Sterling steadied on Monday after a batch of very poor monthly output readings drove it to its worst week in a month, casting doubt on the Bank of England's surprise warnings that it is on the verge of raising borrowing costs. A strong U.S. payrolls report on Friday afternoon added to the pain for the pound after unexpected falls in already very slow UK construction, manufacturing and industrial output. That raises the stakes around UK wage and unemployment numbers this week; poor readings could further undermine the credibility of BoE officials' statements around possible rate hikes in the coming months.
The European Court of Justice may be able to make rulings that apply to the U.K. for a “limited” interim period after Britain’s withdrawal from the European Union, Prime Minister Theresa May’s spokesman said in yet another sign of the government’s softening of the country’s stance on Brexit. “He said the transition rules could involve the ECJ for a limited time, but obviously that’s all a matter for negotiation," the spokesman, James Slack, told reporters in London, referring to earlier remarks by May’s deputy, Damian Green.
The comments signal flexibility on one of May’s red lines: that the ECJ should have no sway over Britain after Brexit. The country is due to pull out of the bloc by the end of March 2019, but ministers have repeated that a transition deal may be needed to smooth the exit. When Green was asked to rule out influence of the ECJ during any such transition, he said that rules during that period would be different from the rules after Brexit is completed.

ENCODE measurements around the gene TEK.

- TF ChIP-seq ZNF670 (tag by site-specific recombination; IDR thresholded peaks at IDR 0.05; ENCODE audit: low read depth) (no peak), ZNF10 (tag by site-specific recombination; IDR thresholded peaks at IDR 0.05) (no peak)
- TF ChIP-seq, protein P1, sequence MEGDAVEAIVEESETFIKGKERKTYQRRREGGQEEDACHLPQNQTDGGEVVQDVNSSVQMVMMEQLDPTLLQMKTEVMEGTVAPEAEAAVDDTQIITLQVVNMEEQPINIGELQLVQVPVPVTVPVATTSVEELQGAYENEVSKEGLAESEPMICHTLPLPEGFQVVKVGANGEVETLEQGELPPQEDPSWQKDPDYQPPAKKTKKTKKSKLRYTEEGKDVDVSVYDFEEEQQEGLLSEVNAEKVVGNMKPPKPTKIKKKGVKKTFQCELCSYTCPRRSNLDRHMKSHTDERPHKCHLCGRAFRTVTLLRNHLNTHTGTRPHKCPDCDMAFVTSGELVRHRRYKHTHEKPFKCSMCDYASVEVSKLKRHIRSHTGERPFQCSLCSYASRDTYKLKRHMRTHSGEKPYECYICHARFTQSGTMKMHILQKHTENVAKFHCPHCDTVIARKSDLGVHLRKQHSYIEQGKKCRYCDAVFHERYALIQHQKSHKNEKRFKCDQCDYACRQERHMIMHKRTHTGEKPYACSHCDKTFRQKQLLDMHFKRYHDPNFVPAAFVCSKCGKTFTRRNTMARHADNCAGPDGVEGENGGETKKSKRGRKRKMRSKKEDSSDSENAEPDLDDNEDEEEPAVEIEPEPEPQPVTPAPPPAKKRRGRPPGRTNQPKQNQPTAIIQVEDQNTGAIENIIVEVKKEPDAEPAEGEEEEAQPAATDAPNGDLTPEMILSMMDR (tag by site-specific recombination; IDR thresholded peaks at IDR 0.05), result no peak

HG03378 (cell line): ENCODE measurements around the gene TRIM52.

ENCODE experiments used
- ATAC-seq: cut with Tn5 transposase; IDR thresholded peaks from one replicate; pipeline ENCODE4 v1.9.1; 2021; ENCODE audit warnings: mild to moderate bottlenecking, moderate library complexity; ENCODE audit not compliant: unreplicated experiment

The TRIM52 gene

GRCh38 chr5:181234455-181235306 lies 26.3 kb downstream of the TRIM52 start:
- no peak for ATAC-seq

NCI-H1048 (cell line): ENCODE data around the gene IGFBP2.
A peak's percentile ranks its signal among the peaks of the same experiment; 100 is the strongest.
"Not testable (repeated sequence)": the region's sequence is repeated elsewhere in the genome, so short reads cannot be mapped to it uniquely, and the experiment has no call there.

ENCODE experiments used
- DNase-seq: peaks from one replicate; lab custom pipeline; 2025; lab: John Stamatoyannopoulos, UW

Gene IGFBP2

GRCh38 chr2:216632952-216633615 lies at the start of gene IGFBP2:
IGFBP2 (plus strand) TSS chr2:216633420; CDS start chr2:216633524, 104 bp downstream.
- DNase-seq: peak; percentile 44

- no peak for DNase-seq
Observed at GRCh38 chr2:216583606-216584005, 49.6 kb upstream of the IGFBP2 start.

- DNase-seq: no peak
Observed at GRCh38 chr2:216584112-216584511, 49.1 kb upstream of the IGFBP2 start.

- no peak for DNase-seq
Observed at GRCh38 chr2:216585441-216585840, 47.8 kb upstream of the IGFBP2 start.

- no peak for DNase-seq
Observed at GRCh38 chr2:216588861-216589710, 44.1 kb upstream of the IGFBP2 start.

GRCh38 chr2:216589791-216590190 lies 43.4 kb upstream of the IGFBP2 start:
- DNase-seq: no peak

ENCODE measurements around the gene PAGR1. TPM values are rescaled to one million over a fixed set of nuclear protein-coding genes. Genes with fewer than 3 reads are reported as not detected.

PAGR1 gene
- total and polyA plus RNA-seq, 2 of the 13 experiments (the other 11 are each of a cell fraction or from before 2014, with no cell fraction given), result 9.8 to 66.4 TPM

The dollar posted relative gains on Monday as the bull run continued from Friday’s positive data. The greenback had gained on Friday after a strong U.S. jobs report supported the idea that the Federal Reserve is on track to raise interest rates at least once more this year.
Investors will be focused this week on Fed Chair Janet Yellen's semi-annual monetary policy testimony before Congress on Wednesday and U.S. consumer inflation data on Friday. Forecasters are divided on whether the central bank will hike rates but data from the overnight index swaps market show that money markets are almost fully priced for an increase.